The Bauman Foundation’s Preventive Approach to Youth Poverty

“Systemic” social change: That's goal of the Bauman Foundation. Its late founder, Lionel Bauman, made a point of going after the root causes of glaring social problems and not simply treating their symptoms.

The Bauman Foundation carries on his legacy in many issue areas, including youth services. While its grantmaking team funds outreach for homeless youth and foster youth, it reserves its biggest shares for groups that help at-risk youth to avoid landing on the streets or in the foster system in the first place—or, if they are already in such circumstances, to transition into stable homes as soon as possible.

Bauman’s grantees serve youth of all age groups and offer all types of help: one-on-one counseling, family therapy, job training, and legal representation, to name a few. There are two common threads: The programs work directly with the youth and their families, and they equip people with not only material goods and cash assistance, but with training and education to improve their lives through their own efforts.

The Center for Family Representation is a great example. Bauman gave it $2,000 this year in general support for the legal representation and social-work services it offers to troubled families whose children could be removed and placed in foster care. The center’s goal is to resolve family problems so that social services won’t have to make an intervention. The Ackerman Institute for the Family, which administers couples and family therapy, along with the means for resolving family difficulties, got a similar $1,500 general-support grant from Bauman. 

Some grantees work with youths who are already in a bad place and in need of help to find something better. Our House Youth Home is one of these; it hosts GED preparation, job counseling and hands-on vocational training for boys who are abandoned, abused, homeless, or orphaned. Bauman gave it $85,000 over a four-year period for its efforts—$35,000 in general support a few years back and, more recently, $50,000 for a “farm project.”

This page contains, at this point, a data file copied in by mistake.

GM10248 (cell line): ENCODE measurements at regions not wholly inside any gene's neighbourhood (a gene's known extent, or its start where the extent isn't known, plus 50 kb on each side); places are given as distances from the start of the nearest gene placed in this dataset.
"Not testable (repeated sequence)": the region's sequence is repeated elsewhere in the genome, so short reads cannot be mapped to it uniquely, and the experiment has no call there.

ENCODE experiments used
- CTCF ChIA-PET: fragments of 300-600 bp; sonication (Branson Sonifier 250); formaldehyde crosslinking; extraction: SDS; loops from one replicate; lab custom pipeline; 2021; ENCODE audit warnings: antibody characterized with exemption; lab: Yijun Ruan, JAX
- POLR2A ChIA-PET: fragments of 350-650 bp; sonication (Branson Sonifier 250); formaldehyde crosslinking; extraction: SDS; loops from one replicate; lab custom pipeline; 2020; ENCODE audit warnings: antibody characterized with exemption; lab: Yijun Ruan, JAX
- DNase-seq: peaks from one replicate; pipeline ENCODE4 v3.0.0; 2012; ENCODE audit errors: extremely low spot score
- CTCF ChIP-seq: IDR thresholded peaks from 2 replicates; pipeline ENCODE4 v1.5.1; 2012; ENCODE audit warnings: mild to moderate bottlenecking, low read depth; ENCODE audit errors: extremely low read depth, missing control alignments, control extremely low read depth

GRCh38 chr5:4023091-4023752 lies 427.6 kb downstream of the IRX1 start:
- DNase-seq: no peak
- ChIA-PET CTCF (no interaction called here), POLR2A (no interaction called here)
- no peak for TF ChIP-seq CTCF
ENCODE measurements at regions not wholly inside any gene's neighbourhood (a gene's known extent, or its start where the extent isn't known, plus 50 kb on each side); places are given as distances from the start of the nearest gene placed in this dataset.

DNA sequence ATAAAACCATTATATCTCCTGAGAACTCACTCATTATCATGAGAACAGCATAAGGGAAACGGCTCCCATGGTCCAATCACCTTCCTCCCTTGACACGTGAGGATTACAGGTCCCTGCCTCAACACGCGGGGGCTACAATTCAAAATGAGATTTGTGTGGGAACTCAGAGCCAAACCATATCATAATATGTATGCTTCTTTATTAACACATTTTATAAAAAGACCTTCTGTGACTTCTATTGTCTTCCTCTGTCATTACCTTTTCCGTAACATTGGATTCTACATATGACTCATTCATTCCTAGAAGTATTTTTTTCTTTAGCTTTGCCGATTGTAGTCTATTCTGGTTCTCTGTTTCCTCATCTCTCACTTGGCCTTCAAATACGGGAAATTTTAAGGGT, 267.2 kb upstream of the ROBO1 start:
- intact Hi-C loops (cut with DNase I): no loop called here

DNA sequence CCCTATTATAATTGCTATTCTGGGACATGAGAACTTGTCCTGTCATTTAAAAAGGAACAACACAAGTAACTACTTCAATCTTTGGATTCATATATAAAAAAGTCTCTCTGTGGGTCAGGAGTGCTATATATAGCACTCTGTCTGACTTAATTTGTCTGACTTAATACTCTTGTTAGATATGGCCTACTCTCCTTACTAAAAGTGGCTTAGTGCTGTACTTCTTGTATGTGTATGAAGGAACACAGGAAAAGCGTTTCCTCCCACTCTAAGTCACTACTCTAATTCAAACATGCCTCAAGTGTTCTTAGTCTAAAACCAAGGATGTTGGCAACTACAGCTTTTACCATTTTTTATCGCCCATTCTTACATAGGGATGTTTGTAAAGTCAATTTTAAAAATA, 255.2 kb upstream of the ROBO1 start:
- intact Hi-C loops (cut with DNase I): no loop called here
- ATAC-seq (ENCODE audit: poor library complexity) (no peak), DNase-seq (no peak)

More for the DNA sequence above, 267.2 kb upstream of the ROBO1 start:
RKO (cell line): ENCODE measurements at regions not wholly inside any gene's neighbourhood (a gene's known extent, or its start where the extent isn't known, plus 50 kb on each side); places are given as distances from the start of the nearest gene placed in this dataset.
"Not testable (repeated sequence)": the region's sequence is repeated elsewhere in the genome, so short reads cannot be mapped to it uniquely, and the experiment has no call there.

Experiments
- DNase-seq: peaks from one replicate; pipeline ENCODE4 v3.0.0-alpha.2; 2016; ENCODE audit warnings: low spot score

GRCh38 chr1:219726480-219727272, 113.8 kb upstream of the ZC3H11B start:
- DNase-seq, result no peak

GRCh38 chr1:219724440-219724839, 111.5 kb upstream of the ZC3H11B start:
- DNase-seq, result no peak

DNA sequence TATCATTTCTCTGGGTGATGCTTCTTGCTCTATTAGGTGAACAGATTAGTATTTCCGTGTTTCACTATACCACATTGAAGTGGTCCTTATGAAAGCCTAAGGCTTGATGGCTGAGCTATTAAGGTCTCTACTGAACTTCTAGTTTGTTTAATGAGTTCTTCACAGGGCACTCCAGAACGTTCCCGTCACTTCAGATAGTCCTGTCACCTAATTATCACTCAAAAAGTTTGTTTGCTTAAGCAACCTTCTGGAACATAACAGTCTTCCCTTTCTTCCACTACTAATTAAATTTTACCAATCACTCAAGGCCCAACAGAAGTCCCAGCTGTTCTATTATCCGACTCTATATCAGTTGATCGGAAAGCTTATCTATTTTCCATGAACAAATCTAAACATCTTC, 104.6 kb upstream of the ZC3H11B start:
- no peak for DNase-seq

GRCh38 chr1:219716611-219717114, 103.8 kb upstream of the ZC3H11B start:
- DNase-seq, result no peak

Policy advocacy is a priority for Bauman, too. The foundation looks for organizations that advocate for ways to make our existing public services better and reduce poverty overall. The Coalition on Human Needs, an alliance of groups that campaign for public policies that stand to benefit low-income populations, especially minorities, got $25,000 from Bauman in one year. The Coalition isn’t children-specific, but children are a large segment of the populations that it’s trying to help—relieving poverty is arguably a crucial step toward making sure that fewer children are abandoned, abused, or left homeless.

Now for some bad news. Bauman does not accept unsolicited proposals, nor unsolicited letters of inquiry. So you will need to strike up a connection with a member of the board or staff. On the upside, Bauman doesn't seem locked in with the same unchanging group of grantees, which is often the case with smaller funders. So, in theory, anyway, the door would seem open for new organizations doing good work.